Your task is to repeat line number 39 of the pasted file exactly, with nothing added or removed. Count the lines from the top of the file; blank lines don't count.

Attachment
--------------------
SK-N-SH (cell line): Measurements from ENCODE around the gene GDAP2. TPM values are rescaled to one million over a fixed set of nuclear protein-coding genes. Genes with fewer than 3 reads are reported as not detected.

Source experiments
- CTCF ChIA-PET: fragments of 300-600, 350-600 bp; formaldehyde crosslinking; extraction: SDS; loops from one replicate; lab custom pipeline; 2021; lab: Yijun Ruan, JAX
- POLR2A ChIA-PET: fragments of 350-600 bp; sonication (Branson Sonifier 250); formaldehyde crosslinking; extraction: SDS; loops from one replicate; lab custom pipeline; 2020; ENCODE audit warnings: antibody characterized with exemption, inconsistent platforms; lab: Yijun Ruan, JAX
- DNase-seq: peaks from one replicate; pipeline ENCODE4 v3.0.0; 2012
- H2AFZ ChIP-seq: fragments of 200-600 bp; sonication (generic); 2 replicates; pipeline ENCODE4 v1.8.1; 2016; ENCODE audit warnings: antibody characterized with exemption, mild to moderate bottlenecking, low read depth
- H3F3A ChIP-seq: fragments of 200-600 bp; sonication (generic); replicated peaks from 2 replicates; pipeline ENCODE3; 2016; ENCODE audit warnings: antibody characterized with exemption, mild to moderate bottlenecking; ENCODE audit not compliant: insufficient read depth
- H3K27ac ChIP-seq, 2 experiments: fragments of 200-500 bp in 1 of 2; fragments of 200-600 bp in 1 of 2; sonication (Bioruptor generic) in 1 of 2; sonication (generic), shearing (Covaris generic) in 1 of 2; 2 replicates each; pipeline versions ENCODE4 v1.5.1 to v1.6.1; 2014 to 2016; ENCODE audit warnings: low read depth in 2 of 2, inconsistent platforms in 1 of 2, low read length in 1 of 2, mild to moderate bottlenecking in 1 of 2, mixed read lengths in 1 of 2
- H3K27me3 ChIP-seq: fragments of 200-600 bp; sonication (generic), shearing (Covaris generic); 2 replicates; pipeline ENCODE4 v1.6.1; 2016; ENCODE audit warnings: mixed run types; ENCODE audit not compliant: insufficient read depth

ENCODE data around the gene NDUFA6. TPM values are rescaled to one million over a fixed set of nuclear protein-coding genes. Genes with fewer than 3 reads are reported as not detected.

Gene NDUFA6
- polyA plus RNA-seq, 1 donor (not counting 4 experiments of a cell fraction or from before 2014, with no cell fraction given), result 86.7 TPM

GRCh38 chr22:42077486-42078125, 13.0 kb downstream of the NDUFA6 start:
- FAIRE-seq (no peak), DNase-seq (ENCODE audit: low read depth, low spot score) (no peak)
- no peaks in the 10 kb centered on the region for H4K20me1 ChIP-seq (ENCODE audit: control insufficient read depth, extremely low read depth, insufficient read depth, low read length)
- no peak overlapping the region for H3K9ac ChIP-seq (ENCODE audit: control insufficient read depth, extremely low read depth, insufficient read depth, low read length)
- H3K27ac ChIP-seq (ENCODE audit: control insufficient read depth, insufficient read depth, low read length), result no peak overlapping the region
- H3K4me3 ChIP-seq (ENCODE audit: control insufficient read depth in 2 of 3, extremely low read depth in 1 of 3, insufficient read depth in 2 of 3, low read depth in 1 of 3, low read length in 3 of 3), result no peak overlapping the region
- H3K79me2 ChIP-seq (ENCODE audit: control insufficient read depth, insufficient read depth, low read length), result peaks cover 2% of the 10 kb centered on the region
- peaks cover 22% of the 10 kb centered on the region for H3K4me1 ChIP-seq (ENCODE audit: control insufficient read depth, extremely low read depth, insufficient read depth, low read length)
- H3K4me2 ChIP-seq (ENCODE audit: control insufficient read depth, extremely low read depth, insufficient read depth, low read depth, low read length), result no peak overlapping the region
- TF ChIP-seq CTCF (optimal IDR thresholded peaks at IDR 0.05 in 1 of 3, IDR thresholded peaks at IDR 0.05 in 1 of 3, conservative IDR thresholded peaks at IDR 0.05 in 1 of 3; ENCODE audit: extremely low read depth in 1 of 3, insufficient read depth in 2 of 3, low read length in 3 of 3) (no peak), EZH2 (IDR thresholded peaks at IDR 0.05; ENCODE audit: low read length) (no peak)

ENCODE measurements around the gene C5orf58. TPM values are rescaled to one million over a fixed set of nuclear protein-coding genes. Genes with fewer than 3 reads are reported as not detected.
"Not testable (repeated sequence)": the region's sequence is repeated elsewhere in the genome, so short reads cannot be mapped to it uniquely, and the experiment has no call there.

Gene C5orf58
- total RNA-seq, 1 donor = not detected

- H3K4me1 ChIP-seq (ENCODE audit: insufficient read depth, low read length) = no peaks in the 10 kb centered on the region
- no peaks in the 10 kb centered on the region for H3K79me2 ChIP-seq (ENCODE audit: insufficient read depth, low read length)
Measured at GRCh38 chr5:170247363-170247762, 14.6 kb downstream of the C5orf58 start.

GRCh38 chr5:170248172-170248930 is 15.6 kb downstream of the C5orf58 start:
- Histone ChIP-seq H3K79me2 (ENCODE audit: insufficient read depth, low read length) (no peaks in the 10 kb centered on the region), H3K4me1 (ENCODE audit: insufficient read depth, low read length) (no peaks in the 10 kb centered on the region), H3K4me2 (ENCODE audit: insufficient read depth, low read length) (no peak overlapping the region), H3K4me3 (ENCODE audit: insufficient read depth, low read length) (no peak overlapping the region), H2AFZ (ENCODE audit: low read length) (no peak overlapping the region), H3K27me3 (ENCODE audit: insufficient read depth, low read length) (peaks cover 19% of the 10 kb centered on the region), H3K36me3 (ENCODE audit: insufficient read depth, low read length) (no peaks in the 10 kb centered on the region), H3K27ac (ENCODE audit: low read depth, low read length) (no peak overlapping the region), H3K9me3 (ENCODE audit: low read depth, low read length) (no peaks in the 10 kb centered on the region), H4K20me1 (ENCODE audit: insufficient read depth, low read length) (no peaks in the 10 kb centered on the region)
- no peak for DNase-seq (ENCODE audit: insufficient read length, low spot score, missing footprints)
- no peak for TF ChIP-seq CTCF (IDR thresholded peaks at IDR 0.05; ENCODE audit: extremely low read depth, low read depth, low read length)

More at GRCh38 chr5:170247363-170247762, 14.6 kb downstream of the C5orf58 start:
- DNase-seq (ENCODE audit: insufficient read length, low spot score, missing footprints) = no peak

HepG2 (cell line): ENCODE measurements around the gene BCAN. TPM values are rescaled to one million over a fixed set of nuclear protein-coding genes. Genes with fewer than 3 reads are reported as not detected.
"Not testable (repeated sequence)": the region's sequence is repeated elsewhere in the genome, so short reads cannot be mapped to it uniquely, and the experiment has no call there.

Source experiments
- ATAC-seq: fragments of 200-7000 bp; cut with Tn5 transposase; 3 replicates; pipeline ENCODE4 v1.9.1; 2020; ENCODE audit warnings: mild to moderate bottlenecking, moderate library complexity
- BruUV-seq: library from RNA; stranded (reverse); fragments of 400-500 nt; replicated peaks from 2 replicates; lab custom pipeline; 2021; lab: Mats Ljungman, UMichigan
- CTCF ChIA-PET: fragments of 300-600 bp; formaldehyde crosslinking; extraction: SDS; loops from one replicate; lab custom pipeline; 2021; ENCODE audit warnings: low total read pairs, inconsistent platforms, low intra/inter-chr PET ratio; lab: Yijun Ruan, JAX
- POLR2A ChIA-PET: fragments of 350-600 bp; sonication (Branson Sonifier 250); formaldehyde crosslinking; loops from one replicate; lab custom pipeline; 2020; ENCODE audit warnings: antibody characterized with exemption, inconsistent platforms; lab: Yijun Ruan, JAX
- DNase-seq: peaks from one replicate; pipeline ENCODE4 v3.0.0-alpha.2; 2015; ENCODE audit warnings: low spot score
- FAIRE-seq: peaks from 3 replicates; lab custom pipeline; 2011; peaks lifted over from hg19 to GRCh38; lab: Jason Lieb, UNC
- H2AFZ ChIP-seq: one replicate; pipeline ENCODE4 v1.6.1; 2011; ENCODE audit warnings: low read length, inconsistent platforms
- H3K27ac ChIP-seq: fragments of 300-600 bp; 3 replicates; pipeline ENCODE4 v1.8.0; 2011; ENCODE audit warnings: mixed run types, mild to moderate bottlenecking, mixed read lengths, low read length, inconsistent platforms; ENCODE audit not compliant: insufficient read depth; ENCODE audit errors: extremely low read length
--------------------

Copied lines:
- ATAC-seq: fragments of 200-7000 bp; cut with Tn5 transposase; 3 replicates; pipeline ENCODE4 v1.9.1; 2020; ENCODE audit warnings: mild to moderate bottlenecking, moderate library complexity